It's been a month of Fridays looking at Edwards and the claim that he invented Youth Ministry.  We have see that there is no question that Jonathan Edwards was involved in Youth Ministry.  He deliberately sought to minister to young people who where experiencing a state of prolonged adolescence because of the changing social system in Northampton.  But is Edwards’s ministry to young people, new and unique?  Did he invent it, or was he simply one of many who began working with young people?  Brekus cites a quote from one of Edwards’s contemporaries William Williams which stressed the need to convey the truth of scripture to youth in a way that enables them to ‘conceive of it’ and not simply, ‘learn things by rote’.  She argues this reflects Edwards view.[1]  But in our case it also shows that there were others around Edwards’s time who were beginning to minister to young people.

Chamberlin notes that Congregational ministers throughout New England had a longstanding concern for the reform and conversion of young people,[2] and Tracy speaks of Jonathan Edwards and his father Timothy as being, ‘clearly preoccupied with the same issues’, which included young people and their sexual sins, and the failure of parents to govern their children.[3]  Brekus notes that many Puritan ministers had written catechisms for children but that, ‘few (if any) seem to have held separate meetings for them. [4]  Edwards however did hold special meetings for children and youth and this seems to have been a new and unique thing.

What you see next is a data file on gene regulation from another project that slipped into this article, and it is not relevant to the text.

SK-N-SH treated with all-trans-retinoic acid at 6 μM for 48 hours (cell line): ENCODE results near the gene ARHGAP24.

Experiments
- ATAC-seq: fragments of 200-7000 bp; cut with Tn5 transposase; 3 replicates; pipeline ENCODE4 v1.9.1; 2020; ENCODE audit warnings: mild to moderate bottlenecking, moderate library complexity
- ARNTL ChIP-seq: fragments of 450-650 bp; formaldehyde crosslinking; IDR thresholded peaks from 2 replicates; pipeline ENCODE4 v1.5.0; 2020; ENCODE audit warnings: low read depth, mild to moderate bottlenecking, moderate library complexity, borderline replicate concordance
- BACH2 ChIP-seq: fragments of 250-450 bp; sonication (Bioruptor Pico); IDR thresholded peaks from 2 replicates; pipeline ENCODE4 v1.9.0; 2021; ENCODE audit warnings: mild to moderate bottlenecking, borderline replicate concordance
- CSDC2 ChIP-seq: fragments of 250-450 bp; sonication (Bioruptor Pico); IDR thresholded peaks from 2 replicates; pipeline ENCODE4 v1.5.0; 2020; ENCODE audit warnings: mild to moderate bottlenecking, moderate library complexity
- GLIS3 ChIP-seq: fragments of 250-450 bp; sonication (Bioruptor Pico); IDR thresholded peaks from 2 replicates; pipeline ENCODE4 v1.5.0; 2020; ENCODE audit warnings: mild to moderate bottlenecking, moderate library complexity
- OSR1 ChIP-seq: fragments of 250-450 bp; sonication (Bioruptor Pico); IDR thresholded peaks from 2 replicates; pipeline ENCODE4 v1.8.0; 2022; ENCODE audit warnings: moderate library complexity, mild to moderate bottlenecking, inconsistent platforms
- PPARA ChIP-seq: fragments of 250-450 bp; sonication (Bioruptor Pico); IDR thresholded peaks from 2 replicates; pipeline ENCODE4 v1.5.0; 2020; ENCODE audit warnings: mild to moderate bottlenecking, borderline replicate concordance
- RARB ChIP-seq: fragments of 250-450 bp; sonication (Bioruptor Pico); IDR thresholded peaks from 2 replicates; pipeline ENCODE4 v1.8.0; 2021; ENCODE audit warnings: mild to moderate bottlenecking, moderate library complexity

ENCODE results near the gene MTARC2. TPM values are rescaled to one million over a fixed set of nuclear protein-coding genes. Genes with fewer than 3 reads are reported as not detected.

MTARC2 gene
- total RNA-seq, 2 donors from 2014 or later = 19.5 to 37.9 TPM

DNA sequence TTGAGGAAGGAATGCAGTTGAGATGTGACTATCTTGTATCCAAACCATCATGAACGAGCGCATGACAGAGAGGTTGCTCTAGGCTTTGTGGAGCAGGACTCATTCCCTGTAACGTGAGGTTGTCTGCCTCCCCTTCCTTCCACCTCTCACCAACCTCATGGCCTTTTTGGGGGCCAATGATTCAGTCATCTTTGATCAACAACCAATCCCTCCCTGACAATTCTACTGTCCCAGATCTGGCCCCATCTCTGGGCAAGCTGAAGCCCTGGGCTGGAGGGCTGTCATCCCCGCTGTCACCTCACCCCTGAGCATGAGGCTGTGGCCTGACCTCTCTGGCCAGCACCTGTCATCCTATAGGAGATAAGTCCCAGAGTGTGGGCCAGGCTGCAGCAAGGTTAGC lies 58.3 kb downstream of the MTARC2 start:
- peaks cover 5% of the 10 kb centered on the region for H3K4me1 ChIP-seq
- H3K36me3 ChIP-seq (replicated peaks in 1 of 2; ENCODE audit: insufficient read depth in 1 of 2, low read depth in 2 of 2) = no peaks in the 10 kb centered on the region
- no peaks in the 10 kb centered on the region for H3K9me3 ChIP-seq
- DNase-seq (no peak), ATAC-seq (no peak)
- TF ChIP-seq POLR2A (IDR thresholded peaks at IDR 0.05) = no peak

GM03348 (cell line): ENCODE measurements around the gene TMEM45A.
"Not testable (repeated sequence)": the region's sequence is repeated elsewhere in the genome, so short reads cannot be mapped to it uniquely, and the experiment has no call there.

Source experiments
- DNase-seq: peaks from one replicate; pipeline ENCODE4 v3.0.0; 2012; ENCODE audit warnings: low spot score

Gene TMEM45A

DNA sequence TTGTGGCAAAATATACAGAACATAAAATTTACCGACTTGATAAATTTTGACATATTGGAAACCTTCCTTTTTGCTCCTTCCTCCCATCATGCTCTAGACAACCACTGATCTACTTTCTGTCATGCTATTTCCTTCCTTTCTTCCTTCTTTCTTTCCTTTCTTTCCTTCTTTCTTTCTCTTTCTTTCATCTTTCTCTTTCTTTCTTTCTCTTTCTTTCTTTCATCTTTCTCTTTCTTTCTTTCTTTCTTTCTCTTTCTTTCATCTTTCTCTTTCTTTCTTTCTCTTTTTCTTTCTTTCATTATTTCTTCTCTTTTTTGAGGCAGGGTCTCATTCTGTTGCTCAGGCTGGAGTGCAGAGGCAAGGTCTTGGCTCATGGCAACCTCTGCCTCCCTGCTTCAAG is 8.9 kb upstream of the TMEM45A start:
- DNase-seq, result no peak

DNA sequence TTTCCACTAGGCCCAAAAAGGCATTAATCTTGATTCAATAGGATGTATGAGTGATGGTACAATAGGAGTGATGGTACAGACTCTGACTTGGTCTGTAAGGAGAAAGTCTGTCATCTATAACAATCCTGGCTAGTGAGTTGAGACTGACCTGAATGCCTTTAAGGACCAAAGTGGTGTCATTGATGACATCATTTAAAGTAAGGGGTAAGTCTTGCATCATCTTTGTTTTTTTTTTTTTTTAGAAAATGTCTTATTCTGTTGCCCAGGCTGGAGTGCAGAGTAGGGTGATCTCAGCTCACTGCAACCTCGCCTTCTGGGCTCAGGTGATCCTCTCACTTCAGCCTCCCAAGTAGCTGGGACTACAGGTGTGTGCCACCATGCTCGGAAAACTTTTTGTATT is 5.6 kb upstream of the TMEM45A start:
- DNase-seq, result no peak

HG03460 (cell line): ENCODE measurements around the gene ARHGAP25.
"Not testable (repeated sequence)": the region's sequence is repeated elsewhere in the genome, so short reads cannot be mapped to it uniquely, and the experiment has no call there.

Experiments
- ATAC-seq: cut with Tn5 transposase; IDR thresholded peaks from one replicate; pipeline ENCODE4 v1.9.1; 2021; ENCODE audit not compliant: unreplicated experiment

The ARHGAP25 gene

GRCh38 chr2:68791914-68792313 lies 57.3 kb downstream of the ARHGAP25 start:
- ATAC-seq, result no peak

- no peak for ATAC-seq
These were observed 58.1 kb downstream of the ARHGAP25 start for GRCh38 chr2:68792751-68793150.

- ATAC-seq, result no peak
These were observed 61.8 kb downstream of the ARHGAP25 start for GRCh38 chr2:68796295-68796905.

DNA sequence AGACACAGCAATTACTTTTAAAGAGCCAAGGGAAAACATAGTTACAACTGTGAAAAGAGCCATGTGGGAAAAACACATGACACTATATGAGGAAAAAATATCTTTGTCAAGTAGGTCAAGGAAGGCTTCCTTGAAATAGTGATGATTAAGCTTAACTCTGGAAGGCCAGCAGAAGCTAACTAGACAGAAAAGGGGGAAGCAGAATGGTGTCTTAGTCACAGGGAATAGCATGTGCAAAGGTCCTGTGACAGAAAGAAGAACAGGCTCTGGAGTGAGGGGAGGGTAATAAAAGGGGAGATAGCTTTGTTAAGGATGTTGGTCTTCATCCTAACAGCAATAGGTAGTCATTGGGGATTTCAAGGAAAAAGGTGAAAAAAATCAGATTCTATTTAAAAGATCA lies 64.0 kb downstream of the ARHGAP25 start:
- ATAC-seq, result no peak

Next week will bring us to the end of our discussion of Edwards on Youth Ministry and I'll give my opinion as to why I think Edwards indeed may have invented Youth Ministry.

[1] Brekus, ‘Children of Wrath, Children of Grace: Jonathan Edwards and the Puritan Culture of Child Rearing’, 303.
[2] Chamberlain, ‘Edwards and Social Issues’, 331.
[3] Tracy, Jonathan Edwards, Pastor: Religion and Society in Eighteenth Century Northampton, 168.
[4] Brekus, ‘Children of Wrath, Children of Grace: Jonathan Edwards and the Puritan Culture of Child Rearing’, 313.